Renewed bid to transform building
Developer lodges appeal for Royal High hotel plan
Councillors threw out the £75 million project in December in response to opposition from residents and heritage groups.
Duddingston House Properties, which has lined up the global giant Rosewood to operate the hotel, want to transform the derelict A-listed neoclassical building overlooking the city from Calton Hill.
The council rejected the plan – by just one vote – on grounds of its design which was seen to be be out of keeping with the School and the location. There was particular concern about two wings would be added to the building.
It was designed by Hoskins, the architecture firm whose managing director Gareth Hoskins died tragically in January.
Mr Hoskins told councillors at the meeting: “We pride ourselves on our understanding of place. I would like to think our buildings leave a legacy.”
Supporters say the city’s prestige would be enhanced, particularly among wealthy Asian tourists who would be more attracted by the presence of a hotel rated among the world’s finest.
Radha Arora, president of Rosewood Hotels, flew in from Hong Kong to attend the meeting and present the company’s case. He told councillors that the Royal High “has the qualities we look for to create a successful and thriving destination”.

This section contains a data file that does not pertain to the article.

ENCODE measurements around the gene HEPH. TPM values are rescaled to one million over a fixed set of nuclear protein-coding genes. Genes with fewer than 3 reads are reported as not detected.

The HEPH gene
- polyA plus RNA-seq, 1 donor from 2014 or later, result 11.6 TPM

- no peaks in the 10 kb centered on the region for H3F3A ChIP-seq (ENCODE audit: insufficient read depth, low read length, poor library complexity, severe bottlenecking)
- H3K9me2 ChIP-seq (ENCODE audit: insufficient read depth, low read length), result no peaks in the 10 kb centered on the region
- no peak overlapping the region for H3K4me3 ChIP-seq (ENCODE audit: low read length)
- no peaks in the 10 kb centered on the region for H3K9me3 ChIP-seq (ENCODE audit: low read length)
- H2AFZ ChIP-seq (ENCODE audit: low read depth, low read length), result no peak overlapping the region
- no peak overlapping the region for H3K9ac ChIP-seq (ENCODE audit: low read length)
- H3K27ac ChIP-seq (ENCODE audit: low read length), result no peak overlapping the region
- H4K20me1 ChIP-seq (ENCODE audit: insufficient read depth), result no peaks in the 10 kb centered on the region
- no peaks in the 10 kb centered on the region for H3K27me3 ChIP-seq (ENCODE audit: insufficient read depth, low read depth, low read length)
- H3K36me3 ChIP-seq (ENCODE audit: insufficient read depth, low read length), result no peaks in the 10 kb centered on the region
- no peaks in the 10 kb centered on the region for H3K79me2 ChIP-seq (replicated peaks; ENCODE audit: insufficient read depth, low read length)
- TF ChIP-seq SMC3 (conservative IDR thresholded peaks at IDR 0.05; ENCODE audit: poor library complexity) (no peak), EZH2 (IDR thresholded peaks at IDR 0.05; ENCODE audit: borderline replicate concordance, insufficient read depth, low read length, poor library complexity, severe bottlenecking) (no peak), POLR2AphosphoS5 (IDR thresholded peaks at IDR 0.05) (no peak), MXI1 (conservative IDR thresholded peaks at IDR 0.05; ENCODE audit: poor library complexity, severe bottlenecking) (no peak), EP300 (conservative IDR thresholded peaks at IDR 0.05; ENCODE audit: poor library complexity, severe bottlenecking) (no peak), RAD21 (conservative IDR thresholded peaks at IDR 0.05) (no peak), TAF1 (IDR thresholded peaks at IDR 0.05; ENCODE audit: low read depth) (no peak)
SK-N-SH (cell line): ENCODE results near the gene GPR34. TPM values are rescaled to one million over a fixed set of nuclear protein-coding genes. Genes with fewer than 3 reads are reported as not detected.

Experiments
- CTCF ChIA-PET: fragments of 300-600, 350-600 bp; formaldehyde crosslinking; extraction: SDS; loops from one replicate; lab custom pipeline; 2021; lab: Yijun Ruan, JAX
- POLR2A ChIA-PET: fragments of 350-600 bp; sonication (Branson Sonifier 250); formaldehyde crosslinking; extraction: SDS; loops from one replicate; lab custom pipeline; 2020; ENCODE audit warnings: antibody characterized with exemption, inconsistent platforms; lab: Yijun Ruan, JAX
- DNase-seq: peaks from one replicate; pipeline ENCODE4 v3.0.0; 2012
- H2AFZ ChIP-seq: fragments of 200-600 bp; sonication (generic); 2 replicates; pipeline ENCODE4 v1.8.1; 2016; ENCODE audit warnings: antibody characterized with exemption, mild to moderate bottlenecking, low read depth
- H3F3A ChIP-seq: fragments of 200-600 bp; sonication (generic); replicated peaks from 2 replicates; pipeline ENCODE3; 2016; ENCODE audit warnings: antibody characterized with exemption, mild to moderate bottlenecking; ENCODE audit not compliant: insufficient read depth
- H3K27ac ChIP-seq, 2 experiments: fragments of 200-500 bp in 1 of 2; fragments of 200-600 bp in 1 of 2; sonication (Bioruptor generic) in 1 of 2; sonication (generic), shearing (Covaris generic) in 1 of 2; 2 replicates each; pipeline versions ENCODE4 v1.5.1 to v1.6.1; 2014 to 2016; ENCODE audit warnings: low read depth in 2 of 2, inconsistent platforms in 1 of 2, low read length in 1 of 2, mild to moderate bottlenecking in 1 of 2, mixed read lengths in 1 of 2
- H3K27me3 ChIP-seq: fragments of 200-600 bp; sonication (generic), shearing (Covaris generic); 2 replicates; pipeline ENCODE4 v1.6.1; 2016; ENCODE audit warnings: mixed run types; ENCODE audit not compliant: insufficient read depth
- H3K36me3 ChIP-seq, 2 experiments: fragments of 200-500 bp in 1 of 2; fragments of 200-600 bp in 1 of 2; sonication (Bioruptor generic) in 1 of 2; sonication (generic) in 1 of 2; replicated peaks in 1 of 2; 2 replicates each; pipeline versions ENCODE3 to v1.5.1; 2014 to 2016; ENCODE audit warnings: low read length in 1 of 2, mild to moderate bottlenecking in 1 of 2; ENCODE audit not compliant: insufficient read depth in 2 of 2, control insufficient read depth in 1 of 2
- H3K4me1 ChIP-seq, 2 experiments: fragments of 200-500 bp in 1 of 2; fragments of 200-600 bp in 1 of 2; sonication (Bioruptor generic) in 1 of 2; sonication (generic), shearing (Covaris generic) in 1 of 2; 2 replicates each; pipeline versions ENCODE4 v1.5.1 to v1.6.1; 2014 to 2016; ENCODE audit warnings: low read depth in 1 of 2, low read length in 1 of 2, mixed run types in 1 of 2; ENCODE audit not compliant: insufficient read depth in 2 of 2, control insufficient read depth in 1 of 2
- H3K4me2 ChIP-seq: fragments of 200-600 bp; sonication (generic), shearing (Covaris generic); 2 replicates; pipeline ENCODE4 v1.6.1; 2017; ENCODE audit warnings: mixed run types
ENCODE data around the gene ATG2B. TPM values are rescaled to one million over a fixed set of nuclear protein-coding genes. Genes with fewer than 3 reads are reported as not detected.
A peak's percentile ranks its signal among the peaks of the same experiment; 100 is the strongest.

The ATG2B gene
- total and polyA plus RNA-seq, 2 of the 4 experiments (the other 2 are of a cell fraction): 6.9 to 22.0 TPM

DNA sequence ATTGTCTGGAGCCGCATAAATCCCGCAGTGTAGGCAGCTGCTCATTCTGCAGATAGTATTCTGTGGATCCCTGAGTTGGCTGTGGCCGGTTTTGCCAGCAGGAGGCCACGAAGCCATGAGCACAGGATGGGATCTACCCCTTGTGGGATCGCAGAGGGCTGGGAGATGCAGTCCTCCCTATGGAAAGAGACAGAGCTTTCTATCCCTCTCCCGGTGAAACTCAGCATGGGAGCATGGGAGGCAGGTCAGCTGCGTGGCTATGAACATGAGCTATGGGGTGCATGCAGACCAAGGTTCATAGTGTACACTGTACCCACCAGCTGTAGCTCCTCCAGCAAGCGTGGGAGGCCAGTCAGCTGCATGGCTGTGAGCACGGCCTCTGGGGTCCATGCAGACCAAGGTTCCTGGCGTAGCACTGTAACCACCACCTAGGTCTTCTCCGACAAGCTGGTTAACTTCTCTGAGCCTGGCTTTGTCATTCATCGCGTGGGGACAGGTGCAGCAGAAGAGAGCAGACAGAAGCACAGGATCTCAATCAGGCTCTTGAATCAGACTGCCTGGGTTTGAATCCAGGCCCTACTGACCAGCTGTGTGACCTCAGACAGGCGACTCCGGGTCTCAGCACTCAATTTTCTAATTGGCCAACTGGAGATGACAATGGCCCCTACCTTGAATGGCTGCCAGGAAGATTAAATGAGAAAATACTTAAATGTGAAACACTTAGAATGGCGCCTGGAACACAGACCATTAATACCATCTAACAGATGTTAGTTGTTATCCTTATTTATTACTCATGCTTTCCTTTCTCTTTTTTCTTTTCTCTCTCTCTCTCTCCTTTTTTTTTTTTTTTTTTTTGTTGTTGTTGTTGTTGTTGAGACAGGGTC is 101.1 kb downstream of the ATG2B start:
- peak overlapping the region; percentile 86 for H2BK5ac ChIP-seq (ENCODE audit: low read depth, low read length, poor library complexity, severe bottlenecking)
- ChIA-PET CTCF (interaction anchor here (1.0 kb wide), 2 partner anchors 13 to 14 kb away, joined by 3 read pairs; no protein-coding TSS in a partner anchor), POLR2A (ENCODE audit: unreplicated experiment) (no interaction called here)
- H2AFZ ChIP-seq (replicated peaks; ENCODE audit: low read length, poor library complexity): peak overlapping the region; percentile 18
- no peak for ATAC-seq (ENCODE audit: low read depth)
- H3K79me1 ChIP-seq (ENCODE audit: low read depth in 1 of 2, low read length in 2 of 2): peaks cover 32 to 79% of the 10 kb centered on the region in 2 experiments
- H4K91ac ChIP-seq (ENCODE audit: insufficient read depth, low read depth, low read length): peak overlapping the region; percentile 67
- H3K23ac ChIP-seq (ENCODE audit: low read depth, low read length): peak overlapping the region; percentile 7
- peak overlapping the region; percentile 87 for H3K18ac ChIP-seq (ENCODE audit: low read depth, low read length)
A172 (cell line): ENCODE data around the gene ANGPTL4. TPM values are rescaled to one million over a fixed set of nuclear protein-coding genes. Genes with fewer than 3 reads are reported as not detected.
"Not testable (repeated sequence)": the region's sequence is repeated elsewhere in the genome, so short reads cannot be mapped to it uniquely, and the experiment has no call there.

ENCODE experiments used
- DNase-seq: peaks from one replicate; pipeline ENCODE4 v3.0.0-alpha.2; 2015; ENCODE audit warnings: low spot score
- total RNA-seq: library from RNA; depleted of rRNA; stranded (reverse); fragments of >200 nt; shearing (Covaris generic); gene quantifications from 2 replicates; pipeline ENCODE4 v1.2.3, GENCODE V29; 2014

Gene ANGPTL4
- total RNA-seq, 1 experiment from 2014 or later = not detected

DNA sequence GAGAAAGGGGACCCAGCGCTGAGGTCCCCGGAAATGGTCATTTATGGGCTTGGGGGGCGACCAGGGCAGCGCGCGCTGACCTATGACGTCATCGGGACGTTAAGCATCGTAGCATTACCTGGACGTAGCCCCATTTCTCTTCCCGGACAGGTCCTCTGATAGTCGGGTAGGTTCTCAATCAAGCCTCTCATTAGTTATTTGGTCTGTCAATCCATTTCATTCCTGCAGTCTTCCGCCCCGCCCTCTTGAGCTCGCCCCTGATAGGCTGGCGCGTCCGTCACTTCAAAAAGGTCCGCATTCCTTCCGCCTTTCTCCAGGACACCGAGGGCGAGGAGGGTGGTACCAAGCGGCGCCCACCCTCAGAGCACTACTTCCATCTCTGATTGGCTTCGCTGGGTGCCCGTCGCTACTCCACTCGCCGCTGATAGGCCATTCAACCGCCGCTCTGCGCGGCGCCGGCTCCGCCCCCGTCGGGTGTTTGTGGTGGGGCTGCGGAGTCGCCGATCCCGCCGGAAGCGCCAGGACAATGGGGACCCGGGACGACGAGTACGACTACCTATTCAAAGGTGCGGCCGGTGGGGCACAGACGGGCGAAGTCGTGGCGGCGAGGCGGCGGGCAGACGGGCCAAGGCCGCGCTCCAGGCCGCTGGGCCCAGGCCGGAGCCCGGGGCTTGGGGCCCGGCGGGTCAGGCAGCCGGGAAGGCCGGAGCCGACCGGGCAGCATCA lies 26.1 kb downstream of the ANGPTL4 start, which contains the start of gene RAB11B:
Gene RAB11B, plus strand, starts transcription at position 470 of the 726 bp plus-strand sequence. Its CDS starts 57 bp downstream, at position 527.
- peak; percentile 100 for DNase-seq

Mr Arora said the hotel would generate economic benefit and bring 260 full-time jobs to the city.
“Should this proposal be successful we have entered into an agreement to run it for 30 years. We are demonstrating our faith in this location and this city,” he said.
Noting the company’s presence in other historic venues he added: “We are well aware of the importance of this special building and we are trusted to work in world heritage sites.”
But the plan received considerable opposition. Ward councillor Karen Doran (Lab) appealed to the council to “stand up for the people of Edinburgh”.
She said the public were “distressed” and added “I am horrified by this proposal. The people of Edinburgh do not want it.”
Duddingston has submitted papers to the Scottish Government’s planning and environmental appeals division ahead of the deadline.
A rival bid has been proposed to turn the building into a music school, while there was also a call to use it as a second chamber for the Scottish parliament.